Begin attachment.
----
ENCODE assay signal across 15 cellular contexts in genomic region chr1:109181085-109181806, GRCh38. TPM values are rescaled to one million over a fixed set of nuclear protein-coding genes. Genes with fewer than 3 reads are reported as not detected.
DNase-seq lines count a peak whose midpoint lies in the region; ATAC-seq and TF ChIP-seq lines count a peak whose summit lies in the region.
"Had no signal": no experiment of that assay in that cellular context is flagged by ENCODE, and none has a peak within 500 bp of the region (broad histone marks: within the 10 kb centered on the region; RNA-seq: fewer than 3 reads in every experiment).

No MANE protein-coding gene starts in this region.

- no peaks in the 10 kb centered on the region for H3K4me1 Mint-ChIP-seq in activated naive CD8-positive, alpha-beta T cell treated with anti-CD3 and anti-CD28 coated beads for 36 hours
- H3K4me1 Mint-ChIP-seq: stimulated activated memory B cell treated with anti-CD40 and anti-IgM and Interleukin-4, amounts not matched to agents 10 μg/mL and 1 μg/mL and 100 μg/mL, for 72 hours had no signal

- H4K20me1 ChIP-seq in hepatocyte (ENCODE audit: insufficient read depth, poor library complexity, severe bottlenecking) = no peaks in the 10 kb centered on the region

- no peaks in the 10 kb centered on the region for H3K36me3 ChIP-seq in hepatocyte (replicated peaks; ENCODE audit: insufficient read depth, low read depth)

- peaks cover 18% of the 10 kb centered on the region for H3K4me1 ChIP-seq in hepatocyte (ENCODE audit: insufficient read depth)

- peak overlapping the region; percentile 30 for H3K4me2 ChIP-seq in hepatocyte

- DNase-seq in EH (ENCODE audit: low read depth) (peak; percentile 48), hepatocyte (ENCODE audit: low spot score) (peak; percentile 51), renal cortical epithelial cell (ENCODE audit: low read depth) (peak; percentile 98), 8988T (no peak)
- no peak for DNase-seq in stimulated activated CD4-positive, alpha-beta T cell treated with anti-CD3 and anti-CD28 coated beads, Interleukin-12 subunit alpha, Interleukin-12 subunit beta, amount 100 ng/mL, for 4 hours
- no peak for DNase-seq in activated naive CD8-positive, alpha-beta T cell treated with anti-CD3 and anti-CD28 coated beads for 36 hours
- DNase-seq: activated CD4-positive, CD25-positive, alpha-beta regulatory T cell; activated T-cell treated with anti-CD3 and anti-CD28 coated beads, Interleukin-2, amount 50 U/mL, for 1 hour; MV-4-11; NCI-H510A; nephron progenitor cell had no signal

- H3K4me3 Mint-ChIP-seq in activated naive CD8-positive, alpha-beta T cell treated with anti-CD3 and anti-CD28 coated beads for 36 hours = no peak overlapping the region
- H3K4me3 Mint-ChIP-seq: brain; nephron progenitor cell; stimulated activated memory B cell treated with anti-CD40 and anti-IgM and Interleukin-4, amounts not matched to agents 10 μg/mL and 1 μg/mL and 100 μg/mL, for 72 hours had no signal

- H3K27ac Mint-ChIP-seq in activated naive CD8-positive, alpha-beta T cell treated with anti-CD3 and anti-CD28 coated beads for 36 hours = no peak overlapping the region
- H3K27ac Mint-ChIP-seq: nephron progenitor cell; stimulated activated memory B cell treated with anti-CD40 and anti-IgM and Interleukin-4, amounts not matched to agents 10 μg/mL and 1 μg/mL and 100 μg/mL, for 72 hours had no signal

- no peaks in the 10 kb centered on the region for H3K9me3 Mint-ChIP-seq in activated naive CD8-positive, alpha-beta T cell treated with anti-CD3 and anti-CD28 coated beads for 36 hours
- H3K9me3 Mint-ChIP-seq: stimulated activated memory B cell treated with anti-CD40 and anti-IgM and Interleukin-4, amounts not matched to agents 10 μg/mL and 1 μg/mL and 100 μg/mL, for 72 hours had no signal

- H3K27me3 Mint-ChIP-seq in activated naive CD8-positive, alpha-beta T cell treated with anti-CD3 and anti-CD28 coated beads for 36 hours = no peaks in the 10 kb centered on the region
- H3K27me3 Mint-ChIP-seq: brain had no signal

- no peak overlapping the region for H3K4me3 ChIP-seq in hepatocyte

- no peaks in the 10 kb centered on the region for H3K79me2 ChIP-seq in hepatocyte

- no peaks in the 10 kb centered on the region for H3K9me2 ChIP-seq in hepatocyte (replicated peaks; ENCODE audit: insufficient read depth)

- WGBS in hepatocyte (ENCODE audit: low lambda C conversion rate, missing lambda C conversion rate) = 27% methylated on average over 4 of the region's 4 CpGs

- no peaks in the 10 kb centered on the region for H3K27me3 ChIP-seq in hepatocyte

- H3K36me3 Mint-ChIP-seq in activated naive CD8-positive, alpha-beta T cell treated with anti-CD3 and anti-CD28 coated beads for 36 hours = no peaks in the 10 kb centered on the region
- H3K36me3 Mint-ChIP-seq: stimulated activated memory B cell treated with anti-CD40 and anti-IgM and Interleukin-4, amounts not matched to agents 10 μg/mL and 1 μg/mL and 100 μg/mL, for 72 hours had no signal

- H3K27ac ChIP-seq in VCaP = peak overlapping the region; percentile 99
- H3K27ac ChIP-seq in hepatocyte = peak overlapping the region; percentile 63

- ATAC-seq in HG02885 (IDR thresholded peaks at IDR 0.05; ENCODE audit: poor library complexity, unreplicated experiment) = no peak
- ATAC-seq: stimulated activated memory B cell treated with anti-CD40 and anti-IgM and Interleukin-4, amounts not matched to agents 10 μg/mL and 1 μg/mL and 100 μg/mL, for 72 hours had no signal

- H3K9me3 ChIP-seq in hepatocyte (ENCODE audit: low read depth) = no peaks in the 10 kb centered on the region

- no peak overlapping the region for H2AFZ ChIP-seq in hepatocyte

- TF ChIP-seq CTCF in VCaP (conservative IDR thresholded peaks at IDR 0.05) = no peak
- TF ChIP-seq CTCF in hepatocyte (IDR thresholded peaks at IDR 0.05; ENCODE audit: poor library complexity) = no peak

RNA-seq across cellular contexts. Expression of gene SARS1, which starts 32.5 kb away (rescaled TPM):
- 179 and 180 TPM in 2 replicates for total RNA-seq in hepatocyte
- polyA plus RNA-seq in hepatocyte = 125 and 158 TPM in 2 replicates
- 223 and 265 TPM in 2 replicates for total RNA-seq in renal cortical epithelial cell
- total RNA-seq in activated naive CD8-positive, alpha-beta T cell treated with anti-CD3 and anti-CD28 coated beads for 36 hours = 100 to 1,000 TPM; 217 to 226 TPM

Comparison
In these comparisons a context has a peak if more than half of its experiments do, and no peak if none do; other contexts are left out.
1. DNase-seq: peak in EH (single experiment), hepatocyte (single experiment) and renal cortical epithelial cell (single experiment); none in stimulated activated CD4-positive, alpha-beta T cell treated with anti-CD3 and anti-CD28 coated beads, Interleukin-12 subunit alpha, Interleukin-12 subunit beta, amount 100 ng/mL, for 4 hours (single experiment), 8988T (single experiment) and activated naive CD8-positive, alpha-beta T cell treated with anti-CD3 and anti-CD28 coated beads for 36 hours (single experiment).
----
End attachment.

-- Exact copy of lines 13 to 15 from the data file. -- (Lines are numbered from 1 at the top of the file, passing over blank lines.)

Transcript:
- no peak for DNase-seq in activated naive CD8-positive, alpha-beta T cell treated with anti-CD3 and anti-CD28 coated beads for 36 hours
- DNase-seq: activated CD4-positive, CD25-positive, alpha-beta regulatory T cell; activated T-cell treated with anti-CD3 and anti-CD28 coated beads, Interleukin-2, amount 50 U/mL, for 1 hour; MV-4-11; NCI-H510A; nephron progenitor cell had no signal

- H3K4me3 Mint-ChIP-seq in activated naive CD8-positive, alpha-beta T cell treated with anti-CD3 and anti-CD28 coated beads for 36 hours = no peak overlapping the region